National Geographic : 1977 Jul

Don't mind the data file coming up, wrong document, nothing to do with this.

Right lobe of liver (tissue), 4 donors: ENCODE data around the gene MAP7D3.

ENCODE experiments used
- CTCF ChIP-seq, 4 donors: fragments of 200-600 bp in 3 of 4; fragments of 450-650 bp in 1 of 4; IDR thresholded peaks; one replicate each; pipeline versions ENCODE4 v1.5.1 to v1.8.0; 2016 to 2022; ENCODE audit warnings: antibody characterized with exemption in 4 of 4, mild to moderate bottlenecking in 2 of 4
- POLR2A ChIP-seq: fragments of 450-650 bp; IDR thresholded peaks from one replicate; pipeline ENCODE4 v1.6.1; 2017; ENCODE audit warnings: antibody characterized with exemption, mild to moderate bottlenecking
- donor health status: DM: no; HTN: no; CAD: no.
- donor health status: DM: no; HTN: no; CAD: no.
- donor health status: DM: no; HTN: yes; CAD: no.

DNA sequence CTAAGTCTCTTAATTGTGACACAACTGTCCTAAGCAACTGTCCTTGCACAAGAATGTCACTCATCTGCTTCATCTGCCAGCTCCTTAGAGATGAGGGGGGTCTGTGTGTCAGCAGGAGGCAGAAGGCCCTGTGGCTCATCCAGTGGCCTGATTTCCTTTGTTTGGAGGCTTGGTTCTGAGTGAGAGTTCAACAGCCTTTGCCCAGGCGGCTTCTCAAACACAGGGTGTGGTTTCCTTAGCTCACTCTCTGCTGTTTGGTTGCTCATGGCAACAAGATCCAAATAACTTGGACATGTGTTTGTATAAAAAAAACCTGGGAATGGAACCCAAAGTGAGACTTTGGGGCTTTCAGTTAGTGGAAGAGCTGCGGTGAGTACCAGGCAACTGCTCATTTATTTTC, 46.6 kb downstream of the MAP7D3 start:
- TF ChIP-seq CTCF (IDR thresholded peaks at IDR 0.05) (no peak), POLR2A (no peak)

have helped develop two effective new sub stitutes. I'm confident science can stay ahead of the rats' ability to acquire resistance. "Our best source of new toxins," he added, "is the pharmaceutical companies. Sometimes a prospective new drug kills the rats it's tested on. This may be disconcerting to the drug company, but it interests us. That's one way we come upon our new poisons." Anticoagulant poisons, which cause fatal internal bleeding, have formed the first line of defense against rats since their develop ment at the University of Wisconsin nearly three decades ago. Investigating why cattle that eat spoiled hay often hemorrhage and die, scientists finally isolated a chemical called dicoumarol. From this came the syn thetic compound warfarin, deadly against rats but relatively safe with other animals. In their search for safe new rodenticides, scientists must contend with the rat's frus trating bait shyness, an almost supernatural ability to detect harmful food-as little as one part in a million. And once shy, a rat will starve rather than eat food it distrusts. Trapping presents similar problems. Rats exhibit an almost paranoid suspicion of the new and different. Set out a trap-or even a harmless brick-and rats may vanish for a night or two. This wariness gives rise to much of their reputation for cleverness. To overcome these defenses, scientists ex periment with a host of other potential weap ons: chemicals and radiation devices for sterilizing rats, high-frequency-sound genera tors to create sonic barriers, gluey surfaces to mire down trespassing rats. A rambunctious device already on the market grabs the victim in steel jaws, electrocutes it, then dumps the body into a plastic bag. In light of our age-old hostility toward rats, it is strange that we have known of their most destructive role-as a carrier of disease-only since the turn of the century. Certainly Italian merchants felt no alarm in 1347, when ships laden with spices from Shocked but alive, a rat decides it's had enough of a new sublethal electric fence developed by the U. S . Fish and Wildlife Service in Denver for use in farm areas. A mild shock deters rats and spares livestock and other animals.